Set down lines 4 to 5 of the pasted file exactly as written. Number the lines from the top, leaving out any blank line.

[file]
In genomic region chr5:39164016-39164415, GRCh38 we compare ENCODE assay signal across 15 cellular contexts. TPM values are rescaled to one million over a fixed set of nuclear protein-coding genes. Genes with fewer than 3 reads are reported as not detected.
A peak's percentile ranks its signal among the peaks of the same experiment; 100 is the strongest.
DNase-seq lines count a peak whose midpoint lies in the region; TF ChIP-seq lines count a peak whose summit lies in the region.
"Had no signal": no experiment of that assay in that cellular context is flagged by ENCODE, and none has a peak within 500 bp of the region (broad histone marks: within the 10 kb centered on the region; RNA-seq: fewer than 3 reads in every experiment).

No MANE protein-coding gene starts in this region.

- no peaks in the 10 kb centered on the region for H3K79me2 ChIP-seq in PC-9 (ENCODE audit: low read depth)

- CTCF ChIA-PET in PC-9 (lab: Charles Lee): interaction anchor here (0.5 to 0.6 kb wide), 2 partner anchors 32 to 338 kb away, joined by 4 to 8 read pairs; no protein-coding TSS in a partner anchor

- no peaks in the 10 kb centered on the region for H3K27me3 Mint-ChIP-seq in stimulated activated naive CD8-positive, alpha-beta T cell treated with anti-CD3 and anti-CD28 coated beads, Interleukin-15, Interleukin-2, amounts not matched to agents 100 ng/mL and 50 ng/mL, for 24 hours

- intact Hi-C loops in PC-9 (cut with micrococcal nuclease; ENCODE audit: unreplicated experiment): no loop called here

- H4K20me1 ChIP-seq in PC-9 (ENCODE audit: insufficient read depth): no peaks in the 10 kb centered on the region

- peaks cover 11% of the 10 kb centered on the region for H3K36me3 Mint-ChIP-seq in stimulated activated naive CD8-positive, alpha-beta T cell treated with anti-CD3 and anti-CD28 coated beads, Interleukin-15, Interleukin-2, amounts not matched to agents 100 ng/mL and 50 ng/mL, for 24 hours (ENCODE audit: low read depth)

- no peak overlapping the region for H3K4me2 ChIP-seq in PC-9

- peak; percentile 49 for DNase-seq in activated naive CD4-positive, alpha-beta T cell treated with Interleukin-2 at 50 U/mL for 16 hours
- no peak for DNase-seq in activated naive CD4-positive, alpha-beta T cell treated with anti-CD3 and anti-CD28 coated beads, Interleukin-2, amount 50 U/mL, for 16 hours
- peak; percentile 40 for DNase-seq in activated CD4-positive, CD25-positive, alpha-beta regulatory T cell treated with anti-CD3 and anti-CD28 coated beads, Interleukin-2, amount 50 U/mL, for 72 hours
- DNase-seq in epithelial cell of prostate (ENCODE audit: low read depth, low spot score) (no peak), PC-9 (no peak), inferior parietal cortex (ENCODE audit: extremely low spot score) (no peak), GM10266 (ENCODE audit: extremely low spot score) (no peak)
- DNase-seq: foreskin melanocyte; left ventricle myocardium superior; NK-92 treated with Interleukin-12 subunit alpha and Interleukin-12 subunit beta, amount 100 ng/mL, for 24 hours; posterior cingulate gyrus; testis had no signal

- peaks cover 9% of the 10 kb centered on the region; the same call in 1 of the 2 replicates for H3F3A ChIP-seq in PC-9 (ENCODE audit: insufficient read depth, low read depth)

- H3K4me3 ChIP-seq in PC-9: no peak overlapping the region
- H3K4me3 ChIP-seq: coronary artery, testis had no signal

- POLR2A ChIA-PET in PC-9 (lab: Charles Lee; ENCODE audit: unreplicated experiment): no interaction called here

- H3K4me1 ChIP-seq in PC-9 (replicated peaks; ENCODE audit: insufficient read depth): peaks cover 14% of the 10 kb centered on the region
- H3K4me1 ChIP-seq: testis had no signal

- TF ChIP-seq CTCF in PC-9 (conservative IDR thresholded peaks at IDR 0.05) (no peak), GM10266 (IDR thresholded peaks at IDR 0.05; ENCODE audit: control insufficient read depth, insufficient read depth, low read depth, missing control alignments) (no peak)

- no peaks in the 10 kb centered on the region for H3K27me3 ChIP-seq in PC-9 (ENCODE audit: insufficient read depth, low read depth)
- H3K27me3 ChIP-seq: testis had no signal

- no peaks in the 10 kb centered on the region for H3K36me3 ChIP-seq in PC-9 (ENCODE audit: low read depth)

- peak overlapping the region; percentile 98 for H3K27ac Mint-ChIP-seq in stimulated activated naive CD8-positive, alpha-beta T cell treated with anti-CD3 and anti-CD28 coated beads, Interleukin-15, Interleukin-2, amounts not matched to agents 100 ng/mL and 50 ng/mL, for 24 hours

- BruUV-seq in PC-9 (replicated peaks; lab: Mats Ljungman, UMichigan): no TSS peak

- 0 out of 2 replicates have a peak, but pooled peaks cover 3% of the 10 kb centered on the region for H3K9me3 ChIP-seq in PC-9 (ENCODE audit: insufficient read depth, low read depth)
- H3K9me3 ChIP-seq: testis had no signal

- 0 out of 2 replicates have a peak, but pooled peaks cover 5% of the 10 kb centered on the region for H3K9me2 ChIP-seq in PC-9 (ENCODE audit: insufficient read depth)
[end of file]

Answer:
"Had no signal": no experiment of that assay in that cellular context is flagged by ENCODE, and none has a peak within 500 bp of the region (broad histone marks: within the 10 kb centered on the region; RNA-seq: fewer than 3 reads in every experiment).

No MANE protein-coding gene starts in this region.